The bullying provisions in the Fair Work Act apply to workers
who believe they have been bullied at work however, since the
introduction of the bullying provisions at the beginning of last
year, a point of frustration for many of my HR clients has been the
lack of clarity surrounding the definition of "at work".
It is for that reason I was pleased to see that the Fair Work
Commission has recently provided some clarity regarding the
definition, which I am now excited to share!
A five member bench of the Fair Work Commission has held that
"at work" means "both the performance of work
(at any time or location) and when the worker is engaged in some
other activity which is authorised or permitted by the employer, or
in the case of a contractor their principal (such as being on a
meal break or accessing social media while performing
The Commission commented that its definition is based on its
view that the words "at work" in section 789FD are words
of limitation which are intended to confine the operation of the
See Sharon Bowker, Annette Coombe, Stephen Zwarts v DP World
Melbourne Limited, Maritime Union of Australia (Victorian Branch)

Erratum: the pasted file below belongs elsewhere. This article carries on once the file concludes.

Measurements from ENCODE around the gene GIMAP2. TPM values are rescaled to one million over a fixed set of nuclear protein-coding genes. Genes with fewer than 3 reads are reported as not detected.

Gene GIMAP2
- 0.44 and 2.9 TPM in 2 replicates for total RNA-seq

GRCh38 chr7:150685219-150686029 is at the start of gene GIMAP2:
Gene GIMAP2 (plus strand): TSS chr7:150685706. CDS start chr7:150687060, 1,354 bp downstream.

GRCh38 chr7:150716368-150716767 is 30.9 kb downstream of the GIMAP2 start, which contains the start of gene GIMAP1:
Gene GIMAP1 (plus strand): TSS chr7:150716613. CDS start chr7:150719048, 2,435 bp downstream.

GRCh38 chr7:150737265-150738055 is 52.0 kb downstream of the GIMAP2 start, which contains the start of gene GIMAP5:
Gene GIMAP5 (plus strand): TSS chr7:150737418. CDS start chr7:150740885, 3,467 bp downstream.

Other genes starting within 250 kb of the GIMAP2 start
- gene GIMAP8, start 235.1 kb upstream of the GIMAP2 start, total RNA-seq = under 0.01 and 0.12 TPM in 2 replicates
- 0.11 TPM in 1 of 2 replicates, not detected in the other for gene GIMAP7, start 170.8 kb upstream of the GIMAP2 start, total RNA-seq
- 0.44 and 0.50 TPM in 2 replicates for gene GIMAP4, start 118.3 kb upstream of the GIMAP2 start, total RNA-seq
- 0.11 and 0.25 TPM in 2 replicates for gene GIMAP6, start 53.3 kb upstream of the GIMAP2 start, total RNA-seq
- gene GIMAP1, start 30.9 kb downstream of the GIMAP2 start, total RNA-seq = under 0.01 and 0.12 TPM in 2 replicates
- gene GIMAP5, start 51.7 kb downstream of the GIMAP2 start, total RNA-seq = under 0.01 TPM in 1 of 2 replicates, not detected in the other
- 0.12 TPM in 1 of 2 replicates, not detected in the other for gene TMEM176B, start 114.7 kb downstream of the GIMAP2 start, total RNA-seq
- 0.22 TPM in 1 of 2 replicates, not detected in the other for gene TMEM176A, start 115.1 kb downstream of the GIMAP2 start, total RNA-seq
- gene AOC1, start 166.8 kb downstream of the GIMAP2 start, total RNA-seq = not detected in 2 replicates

and others  FWCFB 9227 (19 December 2014) for further
I regularly see the term "bullying" misused –
particularly in circumstances where an employee is simply unhappy
with what is happening in the workplace. Accordingly, for those of
us working in HR, it is really important that we are clear on what
constitutes bullying and in what circumstances the Fair Work
bullying provisions apply, so that we can clearly articulate that
to our employees.
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guide to the subject matter. Specialist advice should be sought
about your specific circumstances.
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Long experience representing many of Australia's leading employers has taught us that in employment litigation the identity of an employee's representative is a major factor in how employee litigation runs.
Australian employees receive certain entitlements (such as annual leave and superannuation) where contractors do not.
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